Personal Religious Beliefs in the Workplace: How Not to Define Indirect Discrimination

19 Pages Posted: 13 Jul 2011  

Nicholas Hatzis

University of Oxford - Faculty of Law; City Law School

Multiple version iconThere are 2 versions of this paper

Date Written: March 4, 2011

Abstract

In cases concerning indirect religious discrimination the claimant must demonstrate that an otherwise neutral measure has caused her to suffer a particular disadvantage because of her religion. In Eweida v British Airways the Court of Appeal held that personal religious beliefs which are not part of official religious dogma cannot be relied upon as the basis for a claim of indirect discrimination. I discuss, first, the reasoning of the Court of Appeal in Eweida; then I examine the way personal religious beliefs have been treated in other cases in Britain and in the United States; finally, I place the issue in a wider human rights framework.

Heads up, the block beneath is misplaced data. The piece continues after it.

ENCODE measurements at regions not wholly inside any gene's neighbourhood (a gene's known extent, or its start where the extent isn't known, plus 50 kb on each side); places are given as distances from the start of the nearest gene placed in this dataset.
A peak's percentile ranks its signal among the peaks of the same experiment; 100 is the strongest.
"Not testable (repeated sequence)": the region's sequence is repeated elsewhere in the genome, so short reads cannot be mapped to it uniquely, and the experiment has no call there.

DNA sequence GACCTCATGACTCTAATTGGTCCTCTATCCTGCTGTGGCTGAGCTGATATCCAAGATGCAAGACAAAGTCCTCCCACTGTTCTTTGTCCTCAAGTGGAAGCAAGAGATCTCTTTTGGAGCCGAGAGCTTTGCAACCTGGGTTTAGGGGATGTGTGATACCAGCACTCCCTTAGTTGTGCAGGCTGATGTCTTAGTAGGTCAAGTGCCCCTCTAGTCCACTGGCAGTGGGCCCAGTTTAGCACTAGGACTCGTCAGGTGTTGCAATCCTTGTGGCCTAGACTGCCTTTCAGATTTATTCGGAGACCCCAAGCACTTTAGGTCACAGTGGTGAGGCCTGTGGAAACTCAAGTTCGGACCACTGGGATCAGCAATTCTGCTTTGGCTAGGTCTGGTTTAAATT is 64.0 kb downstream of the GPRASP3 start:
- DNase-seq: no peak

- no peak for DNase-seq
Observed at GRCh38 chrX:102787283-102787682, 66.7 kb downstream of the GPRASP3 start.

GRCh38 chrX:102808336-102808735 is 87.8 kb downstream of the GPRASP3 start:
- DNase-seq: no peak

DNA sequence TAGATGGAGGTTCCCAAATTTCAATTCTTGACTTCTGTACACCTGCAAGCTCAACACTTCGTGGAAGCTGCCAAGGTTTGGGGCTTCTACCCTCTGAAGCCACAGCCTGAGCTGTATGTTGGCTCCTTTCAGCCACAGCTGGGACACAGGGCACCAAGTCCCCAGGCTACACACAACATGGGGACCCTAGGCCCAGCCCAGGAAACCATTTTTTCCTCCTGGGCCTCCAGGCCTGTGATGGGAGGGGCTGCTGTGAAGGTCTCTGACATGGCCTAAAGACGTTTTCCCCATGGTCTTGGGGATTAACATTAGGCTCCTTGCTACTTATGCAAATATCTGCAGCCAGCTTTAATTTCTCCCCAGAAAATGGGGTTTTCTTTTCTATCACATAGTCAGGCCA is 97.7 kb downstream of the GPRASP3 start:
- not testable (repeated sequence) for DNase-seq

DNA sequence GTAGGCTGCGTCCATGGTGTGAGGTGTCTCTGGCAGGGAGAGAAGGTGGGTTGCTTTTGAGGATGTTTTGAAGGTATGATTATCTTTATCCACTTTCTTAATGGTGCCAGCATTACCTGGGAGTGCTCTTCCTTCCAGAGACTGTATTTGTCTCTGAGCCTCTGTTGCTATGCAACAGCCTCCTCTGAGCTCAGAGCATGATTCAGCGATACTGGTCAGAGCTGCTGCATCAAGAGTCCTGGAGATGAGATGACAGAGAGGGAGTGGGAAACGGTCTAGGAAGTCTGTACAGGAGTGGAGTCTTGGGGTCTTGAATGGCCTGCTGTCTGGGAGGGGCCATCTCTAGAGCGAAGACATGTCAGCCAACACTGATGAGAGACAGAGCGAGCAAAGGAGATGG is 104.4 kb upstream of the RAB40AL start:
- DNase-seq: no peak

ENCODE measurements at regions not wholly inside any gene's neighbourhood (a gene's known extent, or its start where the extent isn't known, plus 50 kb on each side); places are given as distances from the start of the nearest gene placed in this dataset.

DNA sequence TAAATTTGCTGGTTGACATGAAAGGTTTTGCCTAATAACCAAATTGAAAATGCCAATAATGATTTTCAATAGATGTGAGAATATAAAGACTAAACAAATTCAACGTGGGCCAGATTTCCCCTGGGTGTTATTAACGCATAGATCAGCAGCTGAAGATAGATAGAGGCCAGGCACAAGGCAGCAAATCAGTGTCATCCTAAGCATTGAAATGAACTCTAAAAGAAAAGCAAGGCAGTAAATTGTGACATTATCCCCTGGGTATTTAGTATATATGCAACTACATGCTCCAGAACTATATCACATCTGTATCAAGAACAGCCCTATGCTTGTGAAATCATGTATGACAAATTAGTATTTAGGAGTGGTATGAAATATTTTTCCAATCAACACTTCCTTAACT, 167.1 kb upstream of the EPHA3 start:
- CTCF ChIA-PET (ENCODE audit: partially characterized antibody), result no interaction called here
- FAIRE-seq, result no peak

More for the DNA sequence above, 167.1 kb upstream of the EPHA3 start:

Suggested Citation

Hatzis, Nicholas, Personal Religious Beliefs in the Workplace: How Not to Define Indirect Discrimination (March 4, 2011). The Modern Law Review, Vol. 74, Issue 2, pp. 287-305, 2011. Available at SSRN: https://ssrn.com/abstract=1781579 or http://dx.doi.org/10.1111/j.1468-2230.2011.00847.x

Nicholas Hatzis (Contact Author)

University of Oxford - Faculty of Law ( email )

Lady Margaret Hall
Oxford, Oxfordshire OX2 6QA
United Kingdom

City Law School ( email )

Northampton Square
London, EC1V OHB
United Kingdom

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